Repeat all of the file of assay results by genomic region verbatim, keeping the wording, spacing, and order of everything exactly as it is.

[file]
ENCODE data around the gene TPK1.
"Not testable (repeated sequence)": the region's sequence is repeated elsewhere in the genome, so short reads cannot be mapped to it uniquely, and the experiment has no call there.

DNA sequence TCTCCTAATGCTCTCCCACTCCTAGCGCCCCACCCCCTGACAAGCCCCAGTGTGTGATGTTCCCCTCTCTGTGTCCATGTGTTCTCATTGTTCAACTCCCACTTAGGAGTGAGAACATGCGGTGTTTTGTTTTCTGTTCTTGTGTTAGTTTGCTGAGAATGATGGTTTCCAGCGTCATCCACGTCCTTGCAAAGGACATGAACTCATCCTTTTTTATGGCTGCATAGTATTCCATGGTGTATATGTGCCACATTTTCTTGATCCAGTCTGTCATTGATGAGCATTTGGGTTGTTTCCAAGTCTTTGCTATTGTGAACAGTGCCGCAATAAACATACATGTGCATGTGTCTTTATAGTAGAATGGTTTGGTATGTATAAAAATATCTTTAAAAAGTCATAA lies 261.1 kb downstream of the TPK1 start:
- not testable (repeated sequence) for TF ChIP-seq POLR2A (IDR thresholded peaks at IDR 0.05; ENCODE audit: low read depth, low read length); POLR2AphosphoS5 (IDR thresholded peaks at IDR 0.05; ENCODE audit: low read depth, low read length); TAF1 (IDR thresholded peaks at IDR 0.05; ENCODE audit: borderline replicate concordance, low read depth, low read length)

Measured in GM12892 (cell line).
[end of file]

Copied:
ENCODE data around the gene TPK1.
"Not testable (repeated sequence)": the region's sequence is repeated elsewhere in the genome, so short reads cannot be mapped to it uniquely, and the experiment has no call there.

DNA sequence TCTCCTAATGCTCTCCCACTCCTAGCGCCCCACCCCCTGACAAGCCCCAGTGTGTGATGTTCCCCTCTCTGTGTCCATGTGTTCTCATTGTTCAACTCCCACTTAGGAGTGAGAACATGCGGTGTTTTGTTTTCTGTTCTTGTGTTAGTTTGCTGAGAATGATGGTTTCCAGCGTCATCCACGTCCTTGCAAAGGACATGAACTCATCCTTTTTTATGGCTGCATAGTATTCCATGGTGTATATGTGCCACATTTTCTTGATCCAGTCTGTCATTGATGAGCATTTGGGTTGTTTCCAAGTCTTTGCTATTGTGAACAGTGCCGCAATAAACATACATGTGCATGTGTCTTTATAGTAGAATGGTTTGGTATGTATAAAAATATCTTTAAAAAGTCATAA lies 261.1 kb downstream of the TPK1 start:
- not testable (repeated sequence) for TF ChIP-seq POLR2A (IDR thresholded peaks at IDR 0.05; ENCODE audit: low read depth, low read length); POLR2AphosphoS5 (IDR thresholded peaks at IDR 0.05; ENCODE audit: low read depth, low read length); TAF1 (IDR thresholded peaks at IDR 0.05; ENCODE audit: borderline replicate concordance, low read depth, low read length)

Measured in GM12892 (cell line).